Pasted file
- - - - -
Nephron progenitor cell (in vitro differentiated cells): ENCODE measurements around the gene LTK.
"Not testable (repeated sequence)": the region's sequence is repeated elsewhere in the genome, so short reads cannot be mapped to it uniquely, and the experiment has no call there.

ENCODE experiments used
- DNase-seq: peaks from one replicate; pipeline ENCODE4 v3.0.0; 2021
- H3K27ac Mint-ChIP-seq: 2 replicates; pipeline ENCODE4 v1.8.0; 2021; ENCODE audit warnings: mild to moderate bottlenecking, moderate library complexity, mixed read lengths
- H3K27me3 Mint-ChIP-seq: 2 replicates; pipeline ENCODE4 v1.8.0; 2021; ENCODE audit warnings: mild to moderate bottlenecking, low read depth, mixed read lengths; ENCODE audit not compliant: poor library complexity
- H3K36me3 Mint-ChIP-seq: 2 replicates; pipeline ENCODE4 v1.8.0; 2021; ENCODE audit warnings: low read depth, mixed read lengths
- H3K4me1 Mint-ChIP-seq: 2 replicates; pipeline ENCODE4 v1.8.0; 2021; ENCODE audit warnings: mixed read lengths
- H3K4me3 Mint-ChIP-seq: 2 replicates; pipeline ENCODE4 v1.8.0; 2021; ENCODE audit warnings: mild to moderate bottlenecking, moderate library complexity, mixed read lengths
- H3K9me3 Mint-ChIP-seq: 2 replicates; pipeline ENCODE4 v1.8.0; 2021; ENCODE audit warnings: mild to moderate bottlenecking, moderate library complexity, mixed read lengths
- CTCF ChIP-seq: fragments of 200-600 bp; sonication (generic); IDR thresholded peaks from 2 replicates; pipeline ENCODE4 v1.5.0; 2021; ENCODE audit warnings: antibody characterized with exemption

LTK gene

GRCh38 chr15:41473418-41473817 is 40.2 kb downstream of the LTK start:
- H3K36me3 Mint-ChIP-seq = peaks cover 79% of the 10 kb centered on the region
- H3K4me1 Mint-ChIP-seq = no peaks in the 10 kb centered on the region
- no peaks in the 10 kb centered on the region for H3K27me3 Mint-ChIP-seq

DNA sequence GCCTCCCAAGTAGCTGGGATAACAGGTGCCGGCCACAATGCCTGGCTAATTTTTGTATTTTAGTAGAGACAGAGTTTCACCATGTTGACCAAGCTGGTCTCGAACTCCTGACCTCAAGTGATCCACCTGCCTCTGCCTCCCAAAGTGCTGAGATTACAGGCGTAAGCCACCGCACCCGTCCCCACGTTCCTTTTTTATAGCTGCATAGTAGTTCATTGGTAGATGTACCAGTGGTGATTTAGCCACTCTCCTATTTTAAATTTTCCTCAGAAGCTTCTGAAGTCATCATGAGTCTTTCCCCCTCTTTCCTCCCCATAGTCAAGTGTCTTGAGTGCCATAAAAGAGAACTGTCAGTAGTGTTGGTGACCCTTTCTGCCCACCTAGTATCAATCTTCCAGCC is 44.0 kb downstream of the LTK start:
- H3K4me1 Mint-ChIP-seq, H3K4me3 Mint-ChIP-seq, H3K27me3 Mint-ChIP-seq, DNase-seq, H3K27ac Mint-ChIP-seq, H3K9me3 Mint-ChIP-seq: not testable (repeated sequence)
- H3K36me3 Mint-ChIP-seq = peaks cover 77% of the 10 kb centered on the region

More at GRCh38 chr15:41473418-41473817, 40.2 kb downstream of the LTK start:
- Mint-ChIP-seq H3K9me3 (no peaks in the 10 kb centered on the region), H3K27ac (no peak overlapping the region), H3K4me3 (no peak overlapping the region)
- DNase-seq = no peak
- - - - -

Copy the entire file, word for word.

Nephron progenitor cell (in vitro differentiated cells): ENCODE measurements around the gene LTK.
"Not testable (repeated sequence)": the region's sequence is repeated elsewhere in the genome, so short reads cannot be mapped to it uniquely, and the experiment has no call there.

ENCODE experiments used
- DNase-seq: peaks from one replicate; pipeline ENCODE4 v3.0.0; 2021
- H3K27ac Mint-ChIP-seq: 2 replicates; pipeline ENCODE4 v1.8.0; 2021; ENCODE audit warnings: mild to moderate bottlenecking, moderate library complexity, mixed read lengths
- H3K27me3 Mint-ChIP-seq: 2 replicates; pipeline ENCODE4 v1.8.0; 2021; ENCODE audit warnings: mild to moderate bottlenecking, low read depth, mixed read lengths; ENCODE audit not compliant: poor library complexity
- H3K36me3 Mint-ChIP-seq: 2 replicates; pipeline ENCODE4 v1.8.0; 2021; ENCODE audit warnings: low read depth, mixed read lengths
- H3K4me1 Mint-ChIP-seq: 2 replicates; pipeline ENCODE4 v1.8.0; 2021; ENCODE audit warnings: mixed read lengths
- H3K4me3 Mint-ChIP-seq: 2 replicates; pipeline ENCODE4 v1.8.0; 2021; ENCODE audit warnings: mild to moderate bottlenecking, moderate library complexity, mixed read lengths
- H3K9me3 Mint-ChIP-seq: 2 replicates; pipeline ENCODE4 v1.8.0; 2021; ENCODE audit warnings: mild to moderate bottlenecking, moderate library complexity, mixed read lengths
- CTCF ChIP-seq: fragments of 200-600 bp; sonication (generic); IDR thresholded peaks from 2 replicates; pipeline ENCODE4 v1.5.0; 2021; ENCODE audit warnings: antibody characterized with exemption

LTK gene

GRCh38 chr15:41473418-41473817 is 40.2 kb downstream of the LTK start:
- H3K36me3 Mint-ChIP-seq = peaks cover 79% of the 10 kb centered on the region
- H3K4me1 Mint-ChIP-seq = no peaks in the 10 kb centered on the region
- no peaks in the 10 kb centered on the region for H3K27me3 Mint-ChIP-seq

DNA sequence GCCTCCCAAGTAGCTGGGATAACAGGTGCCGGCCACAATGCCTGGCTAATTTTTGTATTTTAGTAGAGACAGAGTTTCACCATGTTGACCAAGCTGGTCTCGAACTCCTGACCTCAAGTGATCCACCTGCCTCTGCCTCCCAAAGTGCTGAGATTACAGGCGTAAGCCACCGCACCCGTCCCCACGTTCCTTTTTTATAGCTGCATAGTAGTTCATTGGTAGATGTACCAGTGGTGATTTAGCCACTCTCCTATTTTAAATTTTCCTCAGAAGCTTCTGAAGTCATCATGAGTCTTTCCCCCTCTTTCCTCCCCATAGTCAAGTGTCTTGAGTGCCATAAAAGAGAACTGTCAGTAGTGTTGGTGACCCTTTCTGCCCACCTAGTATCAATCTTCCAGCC is 44.0 kb downstream of the LTK start:
- H3K4me1 Mint-ChIP-seq, H3K4me3 Mint-ChIP-seq, H3K27me3 Mint-ChIP-seq, DNase-seq, H3K27ac Mint-ChIP-seq, H3K9me3 Mint-ChIP-seq: not testable (repeated sequence)
- H3K36me3 Mint-ChIP-seq = peaks cover 77% of the 10 kb centered on the region

More at GRCh38 chr15:41473418-41473817, 40.2 kb downstream of the LTK start:
- Mint-ChIP-seq H3K9me3 (no peaks in the 10 kb centered on the region), H3K27ac (no peak overlapping the region), H3K4me3 (no peak overlapping the region)
- DNase-seq = no peak